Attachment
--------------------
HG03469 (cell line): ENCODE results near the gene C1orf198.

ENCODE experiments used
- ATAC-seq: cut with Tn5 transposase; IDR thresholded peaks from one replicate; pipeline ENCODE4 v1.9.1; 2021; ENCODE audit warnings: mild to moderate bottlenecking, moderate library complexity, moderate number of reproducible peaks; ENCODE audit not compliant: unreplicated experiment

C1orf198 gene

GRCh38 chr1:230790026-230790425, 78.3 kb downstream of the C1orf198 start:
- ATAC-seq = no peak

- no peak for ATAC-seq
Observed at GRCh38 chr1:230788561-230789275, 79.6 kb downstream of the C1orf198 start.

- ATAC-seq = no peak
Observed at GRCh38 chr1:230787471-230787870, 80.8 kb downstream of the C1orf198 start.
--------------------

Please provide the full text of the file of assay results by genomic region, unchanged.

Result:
HG03469 (cell line): ENCODE results near the gene C1orf198.

ENCODE experiments used
- ATAC-seq: cut with Tn5 transposase; IDR thresholded peaks from one replicate; pipeline ENCODE4 v1.9.1; 2021; ENCODE audit warnings: mild to moderate bottlenecking, moderate library complexity, moderate number of reproducible peaks; ENCODE audit not compliant: unreplicated experiment

C1orf198 gene

GRCh38 chr1:230790026-230790425, 78.3 kb downstream of the C1orf198 start:
- ATAC-seq = no peak

- no peak for ATAC-seq
Observed at GRCh38 chr1:230788561-230789275, 79.6 kb downstream of the C1orf198 start.

- ATAC-seq = no peak
Observed at GRCh38 chr1:230787471-230787870, 80.8 kb downstream of the C1orf198 start.